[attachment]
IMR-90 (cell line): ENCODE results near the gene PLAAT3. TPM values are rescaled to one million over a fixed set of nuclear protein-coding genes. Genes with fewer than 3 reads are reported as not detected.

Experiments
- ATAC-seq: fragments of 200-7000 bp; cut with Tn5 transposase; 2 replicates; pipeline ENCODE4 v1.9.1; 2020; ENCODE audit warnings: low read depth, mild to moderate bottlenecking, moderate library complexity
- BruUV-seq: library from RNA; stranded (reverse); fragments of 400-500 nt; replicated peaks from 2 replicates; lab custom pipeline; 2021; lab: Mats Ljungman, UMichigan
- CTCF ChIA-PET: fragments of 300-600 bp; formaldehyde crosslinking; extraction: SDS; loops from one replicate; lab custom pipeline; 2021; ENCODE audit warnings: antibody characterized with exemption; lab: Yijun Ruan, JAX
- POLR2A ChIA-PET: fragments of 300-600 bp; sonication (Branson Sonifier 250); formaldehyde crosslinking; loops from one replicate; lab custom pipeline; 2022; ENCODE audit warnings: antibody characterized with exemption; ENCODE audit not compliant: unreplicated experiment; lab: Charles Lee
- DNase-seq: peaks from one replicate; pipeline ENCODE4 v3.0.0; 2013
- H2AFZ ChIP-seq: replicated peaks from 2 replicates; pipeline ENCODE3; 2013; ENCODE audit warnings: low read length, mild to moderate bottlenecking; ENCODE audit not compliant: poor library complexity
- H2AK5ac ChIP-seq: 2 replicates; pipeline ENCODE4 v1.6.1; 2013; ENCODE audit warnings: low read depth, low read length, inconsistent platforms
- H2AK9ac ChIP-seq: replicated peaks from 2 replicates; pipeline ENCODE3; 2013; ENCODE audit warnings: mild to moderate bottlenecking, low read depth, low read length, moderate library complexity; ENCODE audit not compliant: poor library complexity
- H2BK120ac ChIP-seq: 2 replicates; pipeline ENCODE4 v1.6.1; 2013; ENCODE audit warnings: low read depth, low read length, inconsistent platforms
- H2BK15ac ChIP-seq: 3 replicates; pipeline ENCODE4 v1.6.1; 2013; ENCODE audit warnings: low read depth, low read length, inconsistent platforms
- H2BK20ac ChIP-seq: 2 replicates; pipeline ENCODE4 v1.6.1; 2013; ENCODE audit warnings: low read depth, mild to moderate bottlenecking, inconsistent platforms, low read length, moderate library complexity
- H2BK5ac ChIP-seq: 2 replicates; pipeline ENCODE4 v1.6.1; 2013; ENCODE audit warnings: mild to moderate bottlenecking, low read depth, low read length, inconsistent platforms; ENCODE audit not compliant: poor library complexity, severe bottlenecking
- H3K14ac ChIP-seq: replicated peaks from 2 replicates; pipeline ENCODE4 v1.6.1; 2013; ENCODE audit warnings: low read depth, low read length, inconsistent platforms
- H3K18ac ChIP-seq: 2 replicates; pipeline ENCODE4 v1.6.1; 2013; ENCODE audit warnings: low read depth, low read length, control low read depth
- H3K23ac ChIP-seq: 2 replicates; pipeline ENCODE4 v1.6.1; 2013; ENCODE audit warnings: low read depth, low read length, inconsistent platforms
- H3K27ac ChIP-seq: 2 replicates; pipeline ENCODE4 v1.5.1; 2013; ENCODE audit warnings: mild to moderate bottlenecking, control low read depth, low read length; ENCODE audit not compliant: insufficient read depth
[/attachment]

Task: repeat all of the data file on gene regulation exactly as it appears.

IMR-90 (cell line): ENCODE results near the gene PLAAT3. TPM values are rescaled to one million over a fixed set of nuclear protein-coding genes. Genes with fewer than 3 reads are reported as not detected.

Experiments
- ATAC-seq: fragments of 200-7000 bp; cut with Tn5 transposase; 2 replicates; pipeline ENCODE4 v1.9.1; 2020; ENCODE audit warnings: low read depth, mild to moderate bottlenecking, moderate library complexity
- BruUV-seq: library from RNA; stranded (reverse); fragments of 400-500 nt; replicated peaks from 2 replicates; lab custom pipeline; 2021; lab: Mats Ljungman, UMichigan
- CTCF ChIA-PET: fragments of 300-600 bp; formaldehyde crosslinking; extraction: SDS; loops from one replicate; lab custom pipeline; 2021; ENCODE audit warnings: antibody characterized with exemption; lab: Yijun Ruan, JAX
- POLR2A ChIA-PET: fragments of 300-600 bp; sonication (Branson Sonifier 250); formaldehyde crosslinking; loops from one replicate; lab custom pipeline; 2022; ENCODE audit warnings: antibody characterized with exemption; ENCODE audit not compliant: unreplicated experiment; lab: Charles Lee
- DNase-seq: peaks from one replicate; pipeline ENCODE4 v3.0.0; 2013
- H2AFZ ChIP-seq: replicated peaks from 2 replicates; pipeline ENCODE3; 2013; ENCODE audit warnings: low read length, mild to moderate bottlenecking; ENCODE audit not compliant: poor library complexity
- H2AK5ac ChIP-seq: 2 replicates; pipeline ENCODE4 v1.6.1; 2013; ENCODE audit warnings: low read depth, low read length, inconsistent platforms
- H2AK9ac ChIP-seq: replicated peaks from 2 replicates; pipeline ENCODE3; 2013; ENCODE audit warnings: mild to moderate bottlenecking, low read depth, low read length, moderate library complexity; ENCODE audit not compliant: poor library complexity
- H2BK120ac ChIP-seq: 2 replicates; pipeline ENCODE4 v1.6.1; 2013; ENCODE audit warnings: low read depth, low read length, inconsistent platforms
- H2BK15ac ChIP-seq: 3 replicates; pipeline ENCODE4 v1.6.1; 2013; ENCODE audit warnings: low read depth, low read length, inconsistent platforms
- H2BK20ac ChIP-seq: 2 replicates; pipeline ENCODE4 v1.6.1; 2013; ENCODE audit warnings: low read depth, mild to moderate bottlenecking, inconsistent platforms, low read length, moderate library complexity
- H2BK5ac ChIP-seq: 2 replicates; pipeline ENCODE4 v1.6.1; 2013; ENCODE audit warnings: mild to moderate bottlenecking, low read depth, low read length, inconsistent platforms; ENCODE audit not compliant: poor library complexity, severe bottlenecking
- H3K14ac ChIP-seq: replicated peaks from 2 replicates; pipeline ENCODE4 v1.6.1; 2013; ENCODE audit warnings: low read depth, low read length, inconsistent platforms
- H3K18ac ChIP-seq: 2 replicates; pipeline ENCODE4 v1.6.1; 2013; ENCODE audit warnings: low read depth, low read length, control low read depth
- H3K23ac ChIP-seq: 2 replicates; pipeline ENCODE4 v1.6.1; 2013; ENCODE audit warnings: low read depth, low read length, inconsistent platforms
- H3K27ac ChIP-seq: 2 replicates; pipeline ENCODE4 v1.5.1; 2013; ENCODE audit warnings: mild to moderate bottlenecking, control low read depth, low read length; ENCODE audit not compliant: insufficient read depth